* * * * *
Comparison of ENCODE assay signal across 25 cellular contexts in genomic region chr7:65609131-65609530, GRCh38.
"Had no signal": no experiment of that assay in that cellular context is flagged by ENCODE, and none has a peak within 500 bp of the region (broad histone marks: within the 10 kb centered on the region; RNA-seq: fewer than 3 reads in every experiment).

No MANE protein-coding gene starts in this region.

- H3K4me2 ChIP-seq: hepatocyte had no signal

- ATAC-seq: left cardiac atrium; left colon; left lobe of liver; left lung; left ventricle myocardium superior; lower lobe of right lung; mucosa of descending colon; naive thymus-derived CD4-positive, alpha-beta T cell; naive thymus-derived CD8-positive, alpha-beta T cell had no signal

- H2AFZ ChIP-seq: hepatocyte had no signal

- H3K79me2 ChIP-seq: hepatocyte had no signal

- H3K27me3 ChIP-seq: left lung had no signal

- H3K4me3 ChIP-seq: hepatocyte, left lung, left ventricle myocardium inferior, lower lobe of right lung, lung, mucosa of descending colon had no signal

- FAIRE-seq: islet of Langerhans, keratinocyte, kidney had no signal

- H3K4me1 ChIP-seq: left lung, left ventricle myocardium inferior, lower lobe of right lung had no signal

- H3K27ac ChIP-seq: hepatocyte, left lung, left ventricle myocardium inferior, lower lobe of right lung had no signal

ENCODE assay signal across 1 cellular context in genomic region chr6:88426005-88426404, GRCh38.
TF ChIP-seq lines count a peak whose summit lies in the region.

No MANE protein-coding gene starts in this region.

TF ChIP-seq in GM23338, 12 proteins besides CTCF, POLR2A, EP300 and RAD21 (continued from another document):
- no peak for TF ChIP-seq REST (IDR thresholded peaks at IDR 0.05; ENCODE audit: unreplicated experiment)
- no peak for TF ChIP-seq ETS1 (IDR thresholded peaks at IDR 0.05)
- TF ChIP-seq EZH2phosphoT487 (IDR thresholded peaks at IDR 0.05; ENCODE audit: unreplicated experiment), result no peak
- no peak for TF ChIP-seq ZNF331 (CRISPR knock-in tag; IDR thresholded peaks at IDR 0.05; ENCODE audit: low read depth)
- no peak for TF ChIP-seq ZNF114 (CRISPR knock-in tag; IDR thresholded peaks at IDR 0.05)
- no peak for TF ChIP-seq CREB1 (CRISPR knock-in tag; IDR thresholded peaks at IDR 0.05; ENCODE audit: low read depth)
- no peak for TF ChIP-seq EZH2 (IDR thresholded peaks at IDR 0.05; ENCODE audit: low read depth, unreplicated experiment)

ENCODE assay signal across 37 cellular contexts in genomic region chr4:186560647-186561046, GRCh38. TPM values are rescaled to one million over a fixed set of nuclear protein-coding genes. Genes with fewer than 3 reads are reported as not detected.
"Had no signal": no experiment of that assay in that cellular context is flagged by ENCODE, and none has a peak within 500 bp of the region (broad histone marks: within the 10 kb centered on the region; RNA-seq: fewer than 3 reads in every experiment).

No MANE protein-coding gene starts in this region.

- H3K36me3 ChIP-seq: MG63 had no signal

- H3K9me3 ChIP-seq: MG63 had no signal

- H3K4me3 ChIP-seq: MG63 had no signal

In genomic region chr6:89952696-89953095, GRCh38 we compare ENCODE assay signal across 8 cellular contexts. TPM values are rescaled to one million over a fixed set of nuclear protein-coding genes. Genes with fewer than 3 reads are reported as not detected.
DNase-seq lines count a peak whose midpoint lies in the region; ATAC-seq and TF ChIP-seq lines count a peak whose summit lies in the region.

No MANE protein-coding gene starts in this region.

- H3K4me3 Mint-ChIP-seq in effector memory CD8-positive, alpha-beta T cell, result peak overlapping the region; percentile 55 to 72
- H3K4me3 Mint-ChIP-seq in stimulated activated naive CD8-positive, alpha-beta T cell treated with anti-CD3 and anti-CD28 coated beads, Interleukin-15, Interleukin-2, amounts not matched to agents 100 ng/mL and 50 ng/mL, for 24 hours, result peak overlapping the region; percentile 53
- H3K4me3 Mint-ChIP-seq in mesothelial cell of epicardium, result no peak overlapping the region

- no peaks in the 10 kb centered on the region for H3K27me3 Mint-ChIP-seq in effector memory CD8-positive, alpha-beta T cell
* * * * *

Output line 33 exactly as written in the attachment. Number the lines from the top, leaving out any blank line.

- H3K4me3 Mint-ChIP-seq in effector memory CD8-positive, alpha-beta T cell, result peak overlapping the region; percentile 55 to 72